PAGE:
According to court documents, the two — along with most of the LIA at the time — “had extremely limited legal and financial expertise”, and were appointed largely for being Libyan nationals with a modicum of international business history and a grasp of English. Layas and Zarti were bombarded with banks and funds looking to invest their money.

The key to the doors of the LIA, however, appeared to be close connections to the Gaddafis. As Libya opened up to the world, Tarek Ben Halim, an exile who had forged a lucrative career as a Goldman investment banker in London, received a call from Saif Gaddafi asking him to help modernise Libya’s financial system.

This kicked off what Goldman allegedly referred to as a “partnership” with the LIA. Kabbaj and Ben-Brahim, the two men who led the Goldman charm offensive, were given freedom of the LIA’s offices. The two men, who have since left the bank, were lionised by staff, who hoped an association with the bankers would give them a leg up.

“The Goldman representatives came and went freely; they sat at and used the same desks as the LIA’s own employees … they had access to all of the LIA’s systems and information,” documents from the LIA state.

Kabbaj was especially close with the LIA, it is claimed. Staff at the sovereign fund were whisked away on Goldman-funded jaunts to Morocco and showered with gifts such as aftershave and chocolate when he visited Tripoli. Staff were even promised training at Goldman’s “university” in London, it is claimed.

Amid all this, Goldman was able to invest $1.8bn of Libyan money without, so the LIA says, the fund doing even the bare minimum of due diligence.

The bank invested in swaps linked to the share prices of Citigroup (NYSE: C - news ) , Santander, Allianz, Italy’s UniCredit (Milan: UCG.MI - news ) and the French and Spanish energy giants EdF (Paris: FR0010242511 - news ) and ENI (NYSE: E - news ) .

Nothing was deemed amiss until Catherine McDougall, an Australian lawyer working at the law firm Allen & Overy, joined the fund on a secondment.

Court documents state that McDougall, reviewing the trades Goldman had made, found that “rather than being cautious investments . . . (as the LIA had previously thought), [they] were actually complex derivatives and synthetic instruments which represented highly speculative gambles”.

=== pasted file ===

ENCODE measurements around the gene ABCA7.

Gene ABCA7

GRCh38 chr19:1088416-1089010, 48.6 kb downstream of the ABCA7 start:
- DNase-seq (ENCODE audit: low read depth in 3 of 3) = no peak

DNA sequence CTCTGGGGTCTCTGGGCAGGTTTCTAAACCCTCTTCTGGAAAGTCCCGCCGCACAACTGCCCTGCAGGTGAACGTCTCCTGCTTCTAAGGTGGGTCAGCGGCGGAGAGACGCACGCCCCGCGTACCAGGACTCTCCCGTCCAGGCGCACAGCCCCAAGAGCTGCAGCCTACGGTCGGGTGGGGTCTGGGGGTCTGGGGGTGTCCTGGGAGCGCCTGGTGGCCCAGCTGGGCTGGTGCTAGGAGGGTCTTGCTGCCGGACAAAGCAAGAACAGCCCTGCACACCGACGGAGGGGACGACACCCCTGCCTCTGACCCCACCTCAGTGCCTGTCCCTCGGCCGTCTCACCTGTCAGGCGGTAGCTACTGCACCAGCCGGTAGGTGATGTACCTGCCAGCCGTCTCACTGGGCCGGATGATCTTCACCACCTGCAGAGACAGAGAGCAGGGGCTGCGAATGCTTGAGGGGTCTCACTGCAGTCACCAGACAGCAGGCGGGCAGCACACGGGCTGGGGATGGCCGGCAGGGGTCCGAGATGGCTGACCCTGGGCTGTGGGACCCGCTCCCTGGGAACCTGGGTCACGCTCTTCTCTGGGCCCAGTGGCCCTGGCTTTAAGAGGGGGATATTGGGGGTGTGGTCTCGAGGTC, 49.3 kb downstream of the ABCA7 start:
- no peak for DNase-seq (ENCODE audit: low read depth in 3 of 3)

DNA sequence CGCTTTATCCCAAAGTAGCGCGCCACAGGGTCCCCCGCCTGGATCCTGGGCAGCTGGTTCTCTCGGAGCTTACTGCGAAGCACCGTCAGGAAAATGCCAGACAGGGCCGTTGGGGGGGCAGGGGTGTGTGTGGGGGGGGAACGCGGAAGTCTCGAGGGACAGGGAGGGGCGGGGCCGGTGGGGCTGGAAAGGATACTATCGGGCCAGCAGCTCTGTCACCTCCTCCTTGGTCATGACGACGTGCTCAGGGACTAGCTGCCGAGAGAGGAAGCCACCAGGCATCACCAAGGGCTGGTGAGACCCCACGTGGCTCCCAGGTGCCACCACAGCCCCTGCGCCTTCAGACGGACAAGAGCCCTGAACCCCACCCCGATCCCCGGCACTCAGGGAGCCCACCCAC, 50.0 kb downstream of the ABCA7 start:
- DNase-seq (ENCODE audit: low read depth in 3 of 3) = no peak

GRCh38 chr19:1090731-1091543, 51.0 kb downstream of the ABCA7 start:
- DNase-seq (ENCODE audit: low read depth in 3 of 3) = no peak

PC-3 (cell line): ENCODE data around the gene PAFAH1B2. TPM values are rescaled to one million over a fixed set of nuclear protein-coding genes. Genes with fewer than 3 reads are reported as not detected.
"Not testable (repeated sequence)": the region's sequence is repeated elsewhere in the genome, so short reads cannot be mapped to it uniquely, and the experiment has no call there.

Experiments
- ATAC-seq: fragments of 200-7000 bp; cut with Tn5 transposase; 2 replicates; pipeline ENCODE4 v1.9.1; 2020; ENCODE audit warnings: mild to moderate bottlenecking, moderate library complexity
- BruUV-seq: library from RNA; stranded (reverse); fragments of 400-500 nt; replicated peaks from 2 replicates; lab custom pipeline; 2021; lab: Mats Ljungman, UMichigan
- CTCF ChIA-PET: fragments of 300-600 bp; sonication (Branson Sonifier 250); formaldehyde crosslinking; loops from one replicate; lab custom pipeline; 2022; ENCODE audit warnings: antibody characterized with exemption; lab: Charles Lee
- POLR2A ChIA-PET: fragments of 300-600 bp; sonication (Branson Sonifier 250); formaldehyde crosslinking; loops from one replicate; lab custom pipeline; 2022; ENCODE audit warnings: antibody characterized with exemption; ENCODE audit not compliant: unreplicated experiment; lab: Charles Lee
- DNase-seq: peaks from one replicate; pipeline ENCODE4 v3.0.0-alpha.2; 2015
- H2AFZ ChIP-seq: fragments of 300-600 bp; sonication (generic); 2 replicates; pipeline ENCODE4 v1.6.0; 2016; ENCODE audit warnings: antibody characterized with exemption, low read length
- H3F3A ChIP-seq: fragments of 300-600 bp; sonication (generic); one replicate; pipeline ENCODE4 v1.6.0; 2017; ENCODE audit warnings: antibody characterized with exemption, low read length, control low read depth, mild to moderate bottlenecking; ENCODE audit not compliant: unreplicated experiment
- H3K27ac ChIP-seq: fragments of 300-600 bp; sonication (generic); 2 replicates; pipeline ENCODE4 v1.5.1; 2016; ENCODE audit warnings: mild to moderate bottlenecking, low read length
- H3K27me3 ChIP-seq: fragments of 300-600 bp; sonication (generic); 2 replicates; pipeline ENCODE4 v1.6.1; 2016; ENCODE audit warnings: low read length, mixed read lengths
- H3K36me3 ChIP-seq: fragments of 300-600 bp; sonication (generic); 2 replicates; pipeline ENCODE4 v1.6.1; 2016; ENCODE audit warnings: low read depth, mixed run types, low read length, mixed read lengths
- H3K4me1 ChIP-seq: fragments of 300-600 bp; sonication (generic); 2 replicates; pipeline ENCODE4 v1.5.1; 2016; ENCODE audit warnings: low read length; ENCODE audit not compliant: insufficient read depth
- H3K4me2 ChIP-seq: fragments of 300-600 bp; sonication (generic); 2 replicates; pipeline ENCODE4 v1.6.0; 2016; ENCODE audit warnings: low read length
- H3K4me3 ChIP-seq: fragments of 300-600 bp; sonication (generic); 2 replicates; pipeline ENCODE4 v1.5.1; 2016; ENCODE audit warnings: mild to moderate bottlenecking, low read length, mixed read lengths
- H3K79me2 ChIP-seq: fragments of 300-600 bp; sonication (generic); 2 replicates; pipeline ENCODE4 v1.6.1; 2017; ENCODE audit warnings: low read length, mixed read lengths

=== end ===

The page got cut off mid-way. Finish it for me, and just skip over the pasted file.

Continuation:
When Zarti was told, he lost his temper and, once Kabbaj had confirmed that the vast majority of the money had been lost on risky bets, the relationship with Goldman was cut off. By the end of 2008, it is claimed, the original $1.8bn investment had collapsed, now worth just $25m.

Goldman’s scramble to repair the relationship went all the way to Lloyd Blankfein, its chief executive, and its European head Michael Sherwood, according to reports. The LIA was even offered the opportunity to invest $3.7bn in the bank, and offered substantial returns, in an attempt to win back favour.

Société Générale, so the LIA claims, was far less cosy with the fund’s staff, although the methods it is said to have used to win business were no less effective.

The fund alleges that five separate payments worth almost $60m from Société Générale were sent to Leinada, a Panama-registered company. It claims the money was filtered by Leinada through to officials at the highest levels, including members of the Gaddafi family and senior LIA individuals, including its most senior leaders, Layas and Zarti, so that the fund would enter into certain trades.

The LIA says that Leinada provided no service except to process the alleged bribes. “The payments were purportedly for advisory support, including around structuring the transactions, though the legal papers highlight that the descriptions of the services provided were deliberately opaque and inconsistent,” the fund alleges. Where the claims lead to from here remains to be seen but the outcome is unlikely to make up for Libya’s woeful use of its funds.

According to an audit conducted by Deloitte at the end of 2012, the fund’s assets are valued at $66bn, almost unmoved from its creation the best part of a decade ago, with much of it still frozen as a legacy of sanctions established during the 2011 uprising. Its current state remains unclear — among its few public disclosures are a 3pc stake in Pearson (Xetra: 858266 - news ) , the FTSE 100 publishing group, and 2pc of Finmeccanica — the Italian defence group.

Oil output in Libya remains at a third of its pre-2011 peak and government revenues from production halved in the first five months of the year.

Central bank reserves — the money that funded the LIA — have hit the lowest level since before 2005 to fund a swelling deficit, and a third of its remaining cash is expected to drain away next year.

Unemployment is at a record high, corruption remains rife and Libya ranks 187th out of 189 countries for business conditions, according to the World Bank.

Amid a desperate need for investment and new funds, the billions the LIA still controls could be a vital resource.

However, the fund has been blighted by allegations of continued links to officials in the Gaddafi regime. Layas and Zarti, who oversaw its operations in the Gaddafi days, were last reported to be living in Egypt and Vienna, having left the LIA as violence erupted on the streets of Tripoli

in 2011.

The man who replaced Layas at the top, Abdulmagid Breish, was removed when a new law forced anyone with links to the Gaddafi regime out of public office.

As The Daily Telegraph revealed last week, the World Bank’s Ahmed Attiga is expected to take the role at the top before the end of the year.

However events play out in London with Goldman and Société Générale, the LIA’s troubles are unlikely to be solved quickly.

Attiga has a serious job on his hands.